Established in 2013, the commission is supposed to work with city and DOT officials to develop a multimodal transportation plan for Asheville, though Grode says the details of that cooperation have yet to be hammered out. The city will release its plan by the end of this year, Grode reports, saying that he expects it to include short-term solutions to traffic problems while highlighting longer-term structural issues and proposing fundamental changes to the design and function of Asheville’s roadways.

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REAL-LIFE FROGGER: Without crosswalk, pedestrians eye traffic warily, waiting to cross Merrimon Avenue to the bus station. Photo by Max Hunt

“We need to get away from thinking about transportation and traffic as an end in itself,” says Grode. “That’s my biggest goal: Let’s stop thinking about transportation like it’s in this vacuum, something we’re doing purely for its own sake.”

Kostelec agrees, calling for “traffic dieting” on Merrimon — converting an existing through lane into a left-turn lane to make traffic flow more predictable — as one of several alternatives that have proven successful in other cities.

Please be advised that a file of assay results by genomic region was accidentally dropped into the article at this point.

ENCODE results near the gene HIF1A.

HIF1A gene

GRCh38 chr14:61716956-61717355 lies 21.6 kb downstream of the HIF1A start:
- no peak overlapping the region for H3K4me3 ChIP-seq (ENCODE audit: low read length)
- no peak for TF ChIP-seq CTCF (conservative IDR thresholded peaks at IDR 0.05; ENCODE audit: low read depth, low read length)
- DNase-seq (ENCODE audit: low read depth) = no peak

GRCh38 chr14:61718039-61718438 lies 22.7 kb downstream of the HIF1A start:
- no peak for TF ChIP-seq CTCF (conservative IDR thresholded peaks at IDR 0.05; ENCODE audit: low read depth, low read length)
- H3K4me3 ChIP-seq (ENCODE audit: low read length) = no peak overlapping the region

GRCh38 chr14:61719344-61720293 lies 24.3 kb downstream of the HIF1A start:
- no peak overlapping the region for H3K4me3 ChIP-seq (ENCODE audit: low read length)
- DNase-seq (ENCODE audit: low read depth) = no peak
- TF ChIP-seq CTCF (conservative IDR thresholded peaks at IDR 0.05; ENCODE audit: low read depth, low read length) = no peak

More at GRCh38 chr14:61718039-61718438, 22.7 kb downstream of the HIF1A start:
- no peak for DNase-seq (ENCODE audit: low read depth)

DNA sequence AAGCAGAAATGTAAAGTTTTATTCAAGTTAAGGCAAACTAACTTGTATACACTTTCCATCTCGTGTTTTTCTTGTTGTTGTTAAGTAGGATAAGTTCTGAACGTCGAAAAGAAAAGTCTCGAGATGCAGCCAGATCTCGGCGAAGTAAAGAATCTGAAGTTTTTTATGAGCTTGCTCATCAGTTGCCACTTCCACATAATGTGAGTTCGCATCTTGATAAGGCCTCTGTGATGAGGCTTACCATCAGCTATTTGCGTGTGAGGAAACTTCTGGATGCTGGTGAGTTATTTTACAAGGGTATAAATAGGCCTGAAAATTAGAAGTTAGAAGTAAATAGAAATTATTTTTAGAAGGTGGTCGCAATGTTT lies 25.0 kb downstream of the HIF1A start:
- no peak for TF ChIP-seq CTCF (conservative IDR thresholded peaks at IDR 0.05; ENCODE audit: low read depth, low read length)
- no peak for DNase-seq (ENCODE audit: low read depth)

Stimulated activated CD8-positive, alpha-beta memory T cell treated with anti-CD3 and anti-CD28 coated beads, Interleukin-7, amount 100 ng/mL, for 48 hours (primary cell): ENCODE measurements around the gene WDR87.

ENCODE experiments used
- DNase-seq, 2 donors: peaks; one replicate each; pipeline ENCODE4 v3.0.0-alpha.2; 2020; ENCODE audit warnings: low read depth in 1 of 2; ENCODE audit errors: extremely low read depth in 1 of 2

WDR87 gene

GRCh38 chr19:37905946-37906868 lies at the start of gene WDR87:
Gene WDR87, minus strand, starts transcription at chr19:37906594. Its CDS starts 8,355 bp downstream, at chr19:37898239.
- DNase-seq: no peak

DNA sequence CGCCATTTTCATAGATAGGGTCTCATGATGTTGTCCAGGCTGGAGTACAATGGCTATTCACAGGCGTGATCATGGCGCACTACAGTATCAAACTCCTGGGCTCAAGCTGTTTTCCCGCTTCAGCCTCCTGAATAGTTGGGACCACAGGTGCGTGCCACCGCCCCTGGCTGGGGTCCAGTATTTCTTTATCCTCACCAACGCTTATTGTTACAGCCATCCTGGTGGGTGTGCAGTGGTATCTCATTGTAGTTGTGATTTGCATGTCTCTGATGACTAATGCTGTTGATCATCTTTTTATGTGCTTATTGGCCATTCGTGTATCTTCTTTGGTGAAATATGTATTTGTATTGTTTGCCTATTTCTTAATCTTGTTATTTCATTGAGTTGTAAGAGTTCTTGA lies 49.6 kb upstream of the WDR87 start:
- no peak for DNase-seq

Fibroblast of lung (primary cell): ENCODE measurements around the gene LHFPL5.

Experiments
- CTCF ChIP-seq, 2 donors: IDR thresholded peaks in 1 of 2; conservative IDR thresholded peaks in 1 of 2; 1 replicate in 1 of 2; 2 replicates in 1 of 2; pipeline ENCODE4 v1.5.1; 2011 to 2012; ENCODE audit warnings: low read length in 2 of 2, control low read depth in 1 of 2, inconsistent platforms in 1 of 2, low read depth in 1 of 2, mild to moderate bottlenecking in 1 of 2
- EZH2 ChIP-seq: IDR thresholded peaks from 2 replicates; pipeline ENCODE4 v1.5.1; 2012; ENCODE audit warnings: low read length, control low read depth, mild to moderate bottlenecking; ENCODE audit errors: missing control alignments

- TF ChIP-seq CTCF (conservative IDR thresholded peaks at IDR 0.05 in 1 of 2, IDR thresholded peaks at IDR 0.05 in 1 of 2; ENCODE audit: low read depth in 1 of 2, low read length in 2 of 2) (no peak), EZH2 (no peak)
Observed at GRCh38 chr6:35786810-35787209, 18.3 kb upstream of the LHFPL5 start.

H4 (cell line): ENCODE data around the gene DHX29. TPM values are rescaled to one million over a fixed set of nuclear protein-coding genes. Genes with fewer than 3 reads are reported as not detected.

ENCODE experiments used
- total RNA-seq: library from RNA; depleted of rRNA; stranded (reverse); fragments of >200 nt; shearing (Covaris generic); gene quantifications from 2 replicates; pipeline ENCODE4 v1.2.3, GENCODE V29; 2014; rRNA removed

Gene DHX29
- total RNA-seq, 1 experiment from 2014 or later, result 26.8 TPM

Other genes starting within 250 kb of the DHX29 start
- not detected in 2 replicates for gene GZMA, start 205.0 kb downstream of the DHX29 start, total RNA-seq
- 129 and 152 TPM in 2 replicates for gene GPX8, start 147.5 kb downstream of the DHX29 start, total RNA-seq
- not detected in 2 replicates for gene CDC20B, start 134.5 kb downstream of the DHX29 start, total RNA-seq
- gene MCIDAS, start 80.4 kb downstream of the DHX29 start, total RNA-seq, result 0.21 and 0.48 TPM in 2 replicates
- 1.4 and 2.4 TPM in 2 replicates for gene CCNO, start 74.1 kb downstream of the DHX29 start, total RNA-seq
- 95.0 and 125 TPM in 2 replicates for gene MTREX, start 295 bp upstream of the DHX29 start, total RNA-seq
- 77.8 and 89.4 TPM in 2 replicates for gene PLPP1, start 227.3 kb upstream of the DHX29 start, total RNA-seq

Pelly, too, supports that idea. “Traffic calming can slow vehicles and improve the safety of residents,” he says, adding, “For the first time in eight years, last year City Council funded traffic calming, which brought needed improvements to Bear Creek Road and Riverview Drive.”

But whatever plans the various agencies develop, the real challenge will be getting those projects funded, designed and completed. “These things may be feasible within the next few years or the next few months,” says Grode.